About two years ago, I brought my then 18-month-old son to the Children’s Museum to spend the day with some friends and their children. This day at the museum, like many others, my son was not wearing shoes, which I promise is an important detail in this story. We had a normal day at the museum filled with fun, laughter, and a couple of meltdowns.
The friends we had gone with were my closest, and really only, mom friends. I loved that we had a little squad because motherhood is lonely. That is one of the things that no one told me before children. Which made it even more upsetting when I heard about the ways these moms judged me and gossiped about my “shoeless child” behind my back for months.
“How hard would it be to just tell him to wear shoes? Does he not own shoes? She needs to hire extra help. She needs to implement a stricter schedule, give time-outs, blah, blah, blah.”
Here is the backstory: my son is autistic. He has major sensory sensitivities. On the day we went to the museum without shoes, he had a cut on his foot that was bothering him whenever he had shoes on. I put him in his umbrella stroller and instructed him that if we went to the museum, he would have to stay in the stroller, except in the areas where he was allowed without shoes. Did he stay in his stroller the entire time without problems? Of course not. Would I ever apologize for including my differently-abled child on a trip to the museum, even if it did not go perfectly? Also no.
My son sometimes yells too loudly. Gets too dirty when he eats. Trips more easily. Hits when he does not have words. I love those characteristics that make him the perfect little person that he is. I do not try to force him to talk quietly, stay clean, or walk in a straight line. I try to understand what he needs when he hits. I give him the limits he needs to stay safe and then I let him be himself.
We get complimented frequently by the professionals we work with for how well we do with our son, which is good because we need the validation. As a special needs mom, our children do not get to the “normal” milestones in the “normal” time-frame, so the validation that we are not royally screwing up means a lot to us. And while it is flattering coming from the professionals that work with our son, it means just as much coming from other moms.
If you are considering what your special-needs-mom-friend needs from you (and thank you for thinking of her!) repeat after me: Listen without judgment. Compliment without condensing. DO NOT GIVE ADVICE.
Which brings me to the most important point of this story. Of all the moms who do not appreciate unsolicited advice, even well-meaning advice from friends, I think special needs moms stand alone. We work countless hours finding ways to help our children thrive. To even get them into the correct programs to fit their needs is like swimming through a bowl of alphabet soup collecting acronyms, hardly knowing what any of them mean. My son’s current program? Twice daily ABA sessions rotating between two RBTs and one BCBA plus a weekly session with his SLP (autism moms know exactly what I am talking about!)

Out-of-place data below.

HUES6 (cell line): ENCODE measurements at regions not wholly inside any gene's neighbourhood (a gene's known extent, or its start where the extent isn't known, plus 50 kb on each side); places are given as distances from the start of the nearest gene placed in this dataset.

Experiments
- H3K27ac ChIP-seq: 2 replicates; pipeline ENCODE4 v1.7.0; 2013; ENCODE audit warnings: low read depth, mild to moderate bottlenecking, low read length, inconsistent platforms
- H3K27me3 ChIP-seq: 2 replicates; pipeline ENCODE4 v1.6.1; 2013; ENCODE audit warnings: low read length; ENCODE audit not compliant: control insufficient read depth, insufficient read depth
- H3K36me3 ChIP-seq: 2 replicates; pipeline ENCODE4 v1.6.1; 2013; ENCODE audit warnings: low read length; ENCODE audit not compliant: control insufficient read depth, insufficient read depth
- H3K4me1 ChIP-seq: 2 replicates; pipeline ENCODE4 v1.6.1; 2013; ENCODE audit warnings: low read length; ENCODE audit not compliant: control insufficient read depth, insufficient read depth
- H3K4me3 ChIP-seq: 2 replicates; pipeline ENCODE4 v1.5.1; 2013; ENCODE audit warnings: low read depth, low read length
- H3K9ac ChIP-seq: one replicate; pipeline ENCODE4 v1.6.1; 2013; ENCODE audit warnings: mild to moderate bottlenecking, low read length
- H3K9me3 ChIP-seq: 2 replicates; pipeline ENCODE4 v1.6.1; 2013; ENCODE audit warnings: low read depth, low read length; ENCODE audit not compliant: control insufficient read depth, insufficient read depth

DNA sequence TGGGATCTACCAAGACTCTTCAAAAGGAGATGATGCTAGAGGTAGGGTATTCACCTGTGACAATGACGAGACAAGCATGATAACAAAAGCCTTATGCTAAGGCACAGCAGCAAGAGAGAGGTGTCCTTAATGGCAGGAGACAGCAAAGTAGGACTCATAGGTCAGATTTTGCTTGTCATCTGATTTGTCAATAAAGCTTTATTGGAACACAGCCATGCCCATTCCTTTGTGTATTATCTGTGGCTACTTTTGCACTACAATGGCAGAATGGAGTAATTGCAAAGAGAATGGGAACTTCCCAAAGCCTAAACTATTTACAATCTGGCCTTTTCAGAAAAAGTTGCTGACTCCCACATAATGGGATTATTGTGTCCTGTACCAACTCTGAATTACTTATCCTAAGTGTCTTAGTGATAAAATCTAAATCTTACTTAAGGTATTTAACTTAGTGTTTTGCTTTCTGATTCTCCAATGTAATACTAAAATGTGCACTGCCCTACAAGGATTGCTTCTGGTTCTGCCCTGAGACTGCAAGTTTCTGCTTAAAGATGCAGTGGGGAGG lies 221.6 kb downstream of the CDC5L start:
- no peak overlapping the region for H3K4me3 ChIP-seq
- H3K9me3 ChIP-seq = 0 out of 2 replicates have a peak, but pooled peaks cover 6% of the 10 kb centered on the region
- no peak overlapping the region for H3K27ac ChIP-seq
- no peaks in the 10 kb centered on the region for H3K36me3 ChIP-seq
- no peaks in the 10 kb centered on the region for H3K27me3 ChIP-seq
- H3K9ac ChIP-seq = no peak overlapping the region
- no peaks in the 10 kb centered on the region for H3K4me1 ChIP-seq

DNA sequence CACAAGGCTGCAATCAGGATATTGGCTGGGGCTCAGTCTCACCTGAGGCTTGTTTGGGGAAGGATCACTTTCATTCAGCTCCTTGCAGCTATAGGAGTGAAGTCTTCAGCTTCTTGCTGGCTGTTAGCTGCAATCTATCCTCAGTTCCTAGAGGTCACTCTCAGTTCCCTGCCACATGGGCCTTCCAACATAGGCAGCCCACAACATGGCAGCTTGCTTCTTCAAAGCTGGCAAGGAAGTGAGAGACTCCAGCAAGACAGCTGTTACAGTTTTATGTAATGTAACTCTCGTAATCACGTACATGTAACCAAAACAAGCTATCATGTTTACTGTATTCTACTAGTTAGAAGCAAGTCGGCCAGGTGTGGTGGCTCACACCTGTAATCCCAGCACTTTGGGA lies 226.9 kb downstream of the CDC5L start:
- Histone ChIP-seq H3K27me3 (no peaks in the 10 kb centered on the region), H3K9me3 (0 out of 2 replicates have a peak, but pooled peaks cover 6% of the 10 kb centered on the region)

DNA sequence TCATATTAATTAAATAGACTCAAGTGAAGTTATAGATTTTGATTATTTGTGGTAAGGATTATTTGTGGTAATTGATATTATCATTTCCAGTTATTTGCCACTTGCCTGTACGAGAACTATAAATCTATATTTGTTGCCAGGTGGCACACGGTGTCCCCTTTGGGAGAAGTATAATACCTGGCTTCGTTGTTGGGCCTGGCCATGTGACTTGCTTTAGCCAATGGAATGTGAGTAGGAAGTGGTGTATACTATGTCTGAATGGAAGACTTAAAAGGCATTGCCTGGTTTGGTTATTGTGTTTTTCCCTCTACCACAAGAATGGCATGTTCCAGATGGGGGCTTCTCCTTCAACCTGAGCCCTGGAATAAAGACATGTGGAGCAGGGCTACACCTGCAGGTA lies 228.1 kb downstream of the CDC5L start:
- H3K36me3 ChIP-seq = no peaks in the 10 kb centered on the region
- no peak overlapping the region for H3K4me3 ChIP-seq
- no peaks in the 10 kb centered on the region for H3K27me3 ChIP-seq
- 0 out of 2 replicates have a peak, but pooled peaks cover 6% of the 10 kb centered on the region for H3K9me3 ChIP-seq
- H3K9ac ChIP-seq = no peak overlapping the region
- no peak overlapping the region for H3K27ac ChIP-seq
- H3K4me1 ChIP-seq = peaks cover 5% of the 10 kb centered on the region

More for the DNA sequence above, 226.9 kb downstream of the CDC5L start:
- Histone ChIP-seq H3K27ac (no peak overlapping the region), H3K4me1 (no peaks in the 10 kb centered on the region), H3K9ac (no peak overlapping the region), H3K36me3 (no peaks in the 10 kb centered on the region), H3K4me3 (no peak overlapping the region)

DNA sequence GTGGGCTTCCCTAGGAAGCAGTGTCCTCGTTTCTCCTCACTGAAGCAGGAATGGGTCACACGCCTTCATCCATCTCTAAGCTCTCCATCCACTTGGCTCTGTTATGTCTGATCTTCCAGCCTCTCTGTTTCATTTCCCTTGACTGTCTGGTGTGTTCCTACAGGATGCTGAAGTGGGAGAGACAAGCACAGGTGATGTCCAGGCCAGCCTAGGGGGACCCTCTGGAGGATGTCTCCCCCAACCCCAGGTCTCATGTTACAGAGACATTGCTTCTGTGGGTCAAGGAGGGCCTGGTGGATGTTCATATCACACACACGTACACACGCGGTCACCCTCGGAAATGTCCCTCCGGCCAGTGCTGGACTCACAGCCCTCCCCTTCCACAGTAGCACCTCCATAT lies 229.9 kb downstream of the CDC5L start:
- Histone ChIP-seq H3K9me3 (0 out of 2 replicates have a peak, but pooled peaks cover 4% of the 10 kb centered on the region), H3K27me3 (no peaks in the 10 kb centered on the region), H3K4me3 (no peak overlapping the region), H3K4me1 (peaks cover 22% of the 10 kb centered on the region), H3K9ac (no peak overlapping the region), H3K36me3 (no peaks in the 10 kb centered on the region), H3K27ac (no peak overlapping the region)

The advice you read in your favorite parenting magazine, while helpful to you and probably most families, is isolating to the special needs mom. My son does weekly feeding therapy — if I could just hide his vegetables in a delicious Pinterest-worthy dish, I would have already done that instead. And I am so glad your potty chart worked for you, but for us, we do toilet training with a specialist every week because my son has major difficulty using the bathroom. Special needs moms have unique challenges and unique triumphs (raise your hand if you have cried when your child followed a two-step direction!). Whenever you think about giving us advice, I can almost guarantee we have already tried it, and if we have not, there is a reason for that.
The way you parent probably does not apply to a special needs mom. Even special needs moms parent our children in completely unique ways. When you feel yourself wanting to judge, try asking us how we are doing instead. Most of my conversations with adults are with my son’s therapists; most of us special needs moms could really use an adult conversation a few times a week. We just want normal friendships, even though it might seem like our life is a little (or a lot) different than yours.
To all moms, special needs moms and otherwise, let’s stop focusing on what other moms are doing “right” or “wrong” and focus on encouraging and connecting with one another, because being a mom is hard enough as it is, and we could all use a good squad.